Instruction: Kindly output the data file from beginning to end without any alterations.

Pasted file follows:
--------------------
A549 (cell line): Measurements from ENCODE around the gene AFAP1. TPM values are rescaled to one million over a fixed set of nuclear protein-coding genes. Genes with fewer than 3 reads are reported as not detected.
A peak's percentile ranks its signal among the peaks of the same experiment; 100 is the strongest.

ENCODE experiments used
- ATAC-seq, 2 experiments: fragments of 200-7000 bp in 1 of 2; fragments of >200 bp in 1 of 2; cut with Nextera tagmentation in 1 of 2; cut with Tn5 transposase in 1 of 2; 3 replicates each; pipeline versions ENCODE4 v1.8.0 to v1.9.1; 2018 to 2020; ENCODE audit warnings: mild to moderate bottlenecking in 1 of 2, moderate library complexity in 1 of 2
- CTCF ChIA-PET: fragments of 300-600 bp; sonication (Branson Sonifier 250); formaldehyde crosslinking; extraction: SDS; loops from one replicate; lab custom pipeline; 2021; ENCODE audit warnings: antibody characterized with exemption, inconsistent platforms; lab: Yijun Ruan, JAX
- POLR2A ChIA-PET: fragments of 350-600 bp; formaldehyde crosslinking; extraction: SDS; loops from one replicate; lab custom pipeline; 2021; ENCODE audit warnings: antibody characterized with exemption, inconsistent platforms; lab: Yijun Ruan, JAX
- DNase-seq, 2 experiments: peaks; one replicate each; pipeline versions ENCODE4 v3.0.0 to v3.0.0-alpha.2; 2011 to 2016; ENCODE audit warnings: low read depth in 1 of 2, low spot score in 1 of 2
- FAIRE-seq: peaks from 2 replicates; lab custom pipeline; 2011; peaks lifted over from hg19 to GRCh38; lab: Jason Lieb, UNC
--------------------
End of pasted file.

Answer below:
A549 (cell line): Measurements from ENCODE around the gene AFAP1. TPM values are rescaled to one million over a fixed set of nuclear protein-coding genes. Genes with fewer than 3 reads are reported as not detected.
A peak's percentile ranks its signal among the peaks of the same experiment; 100 is the strongest.

ENCODE experiments used
- ATAC-seq, 2 experiments: fragments of 200-7000 bp in 1 of 2; fragments of >200 bp in 1 of 2; cut with Nextera tagmentation in 1 of 2; cut with Tn5 transposase in 1 of 2; 3 replicates each; pipeline versions ENCODE4 v1.8.0 to v1.9.1; 2018 to 2020; ENCODE audit warnings: mild to moderate bottlenecking in 1 of 2, moderate library complexity in 1 of 2
- CTCF ChIA-PET: fragments of 300-600 bp; sonication (Branson Sonifier 250); formaldehyde crosslinking; extraction: SDS; loops from one replicate; lab custom pipeline; 2021; ENCODE audit warnings: antibody characterized with exemption, inconsistent platforms; lab: Yijun Ruan, JAX
- POLR2A ChIA-PET: fragments of 350-600 bp; formaldehyde crosslinking; extraction: SDS; loops from one replicate; lab custom pipeline; 2021; ENCODE audit warnings: antibody characterized with exemption, inconsistent platforms; lab: Yijun Ruan, JAX
- DNase-seq, 2 experiments: peaks; one replicate each; pipeline versions ENCODE4 v3.0.0 to v3.0.0-alpha.2; 2011 to 2016; ENCODE audit warnings: low read depth in 1 of 2, low spot score in 1 of 2
- FAIRE-seq: peaks from 2 replicates; lab custom pipeline; 2011; peaks lifted over from hg19 to GRCh38; lab: Jason Lieb, UNC